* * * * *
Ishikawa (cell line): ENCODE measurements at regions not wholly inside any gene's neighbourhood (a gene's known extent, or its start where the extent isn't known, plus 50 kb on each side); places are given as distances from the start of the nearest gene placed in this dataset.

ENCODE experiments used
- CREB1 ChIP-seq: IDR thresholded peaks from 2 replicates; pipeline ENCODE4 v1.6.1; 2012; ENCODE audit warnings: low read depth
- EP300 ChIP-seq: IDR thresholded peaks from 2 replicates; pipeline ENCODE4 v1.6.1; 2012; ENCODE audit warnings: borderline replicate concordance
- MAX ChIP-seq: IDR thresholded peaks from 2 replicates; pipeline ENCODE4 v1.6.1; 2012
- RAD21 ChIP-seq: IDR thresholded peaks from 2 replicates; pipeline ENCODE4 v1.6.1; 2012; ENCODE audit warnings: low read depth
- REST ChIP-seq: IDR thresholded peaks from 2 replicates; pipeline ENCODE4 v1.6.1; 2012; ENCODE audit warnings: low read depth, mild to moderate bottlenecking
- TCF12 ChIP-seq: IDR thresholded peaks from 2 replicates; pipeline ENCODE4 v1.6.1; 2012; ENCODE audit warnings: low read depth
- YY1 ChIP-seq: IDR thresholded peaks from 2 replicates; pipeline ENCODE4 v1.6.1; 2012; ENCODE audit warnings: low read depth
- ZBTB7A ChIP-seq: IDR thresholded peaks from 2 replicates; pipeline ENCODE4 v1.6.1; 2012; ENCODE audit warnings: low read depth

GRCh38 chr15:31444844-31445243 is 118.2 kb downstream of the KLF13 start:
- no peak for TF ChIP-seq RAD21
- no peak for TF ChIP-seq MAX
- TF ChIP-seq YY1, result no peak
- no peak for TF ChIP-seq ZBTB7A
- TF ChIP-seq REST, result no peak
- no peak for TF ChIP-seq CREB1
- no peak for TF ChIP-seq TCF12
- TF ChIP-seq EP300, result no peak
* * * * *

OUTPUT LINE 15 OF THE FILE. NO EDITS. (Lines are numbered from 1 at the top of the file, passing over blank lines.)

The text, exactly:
- no peak for TF ChIP-seq ZBTB7A